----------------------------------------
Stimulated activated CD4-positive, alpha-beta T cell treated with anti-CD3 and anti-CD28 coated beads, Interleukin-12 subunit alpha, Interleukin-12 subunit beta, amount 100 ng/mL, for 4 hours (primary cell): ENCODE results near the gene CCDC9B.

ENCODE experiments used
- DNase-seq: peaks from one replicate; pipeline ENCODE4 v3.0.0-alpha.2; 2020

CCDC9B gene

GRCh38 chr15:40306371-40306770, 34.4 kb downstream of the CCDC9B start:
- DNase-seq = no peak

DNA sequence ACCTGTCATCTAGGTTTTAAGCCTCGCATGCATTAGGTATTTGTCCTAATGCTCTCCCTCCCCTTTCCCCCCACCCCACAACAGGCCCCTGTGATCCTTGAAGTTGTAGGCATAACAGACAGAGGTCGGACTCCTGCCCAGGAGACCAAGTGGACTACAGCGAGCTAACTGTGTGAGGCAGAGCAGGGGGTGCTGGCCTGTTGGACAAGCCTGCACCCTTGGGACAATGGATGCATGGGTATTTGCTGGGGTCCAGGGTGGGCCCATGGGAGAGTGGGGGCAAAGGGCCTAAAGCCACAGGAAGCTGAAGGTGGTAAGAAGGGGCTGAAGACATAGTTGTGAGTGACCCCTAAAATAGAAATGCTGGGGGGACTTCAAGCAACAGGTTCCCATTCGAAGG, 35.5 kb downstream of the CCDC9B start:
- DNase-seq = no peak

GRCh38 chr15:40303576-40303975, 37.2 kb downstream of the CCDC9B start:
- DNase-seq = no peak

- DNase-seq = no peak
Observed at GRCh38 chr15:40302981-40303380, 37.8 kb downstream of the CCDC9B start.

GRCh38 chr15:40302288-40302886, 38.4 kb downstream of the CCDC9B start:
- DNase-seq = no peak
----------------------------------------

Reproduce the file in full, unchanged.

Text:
Stimulated activated CD4-positive, alpha-beta T cell treated with anti-CD3 and anti-CD28 coated beads, Interleukin-12 subunit alpha, Interleukin-12 subunit beta, amount 100 ng/mL, for 4 hours (primary cell): ENCODE results near the gene CCDC9B.

ENCODE experiments used
- DNase-seq: peaks from one replicate; pipeline ENCODE4 v3.0.0-alpha.2; 2020

CCDC9B gene

GRCh38 chr15:40306371-40306770, 34.4 kb downstream of the CCDC9B start:
- DNase-seq = no peak

DNA sequence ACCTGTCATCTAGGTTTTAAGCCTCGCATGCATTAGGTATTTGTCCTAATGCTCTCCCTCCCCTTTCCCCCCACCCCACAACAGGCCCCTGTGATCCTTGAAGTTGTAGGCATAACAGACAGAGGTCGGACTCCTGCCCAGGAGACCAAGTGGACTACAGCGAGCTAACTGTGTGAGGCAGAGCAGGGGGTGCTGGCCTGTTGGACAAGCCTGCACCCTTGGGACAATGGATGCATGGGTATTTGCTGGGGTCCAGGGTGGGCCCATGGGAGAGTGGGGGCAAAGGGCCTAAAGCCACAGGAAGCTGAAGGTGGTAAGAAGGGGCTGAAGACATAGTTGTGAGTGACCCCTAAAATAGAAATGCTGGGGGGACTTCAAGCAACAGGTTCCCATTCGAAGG, 35.5 kb downstream of the CCDC9B start:
- DNase-seq = no peak

GRCh38 chr15:40303576-40303975, 37.2 kb downstream of the CCDC9B start:
- DNase-seq = no peak

- DNase-seq = no peak
Observed at GRCh38 chr15:40302981-40303380, 37.8 kb downstream of the CCDC9B start.

GRCh38 chr15:40302288-40302886, 38.4 kb downstream of the CCDC9B start:
- DNase-seq = no peak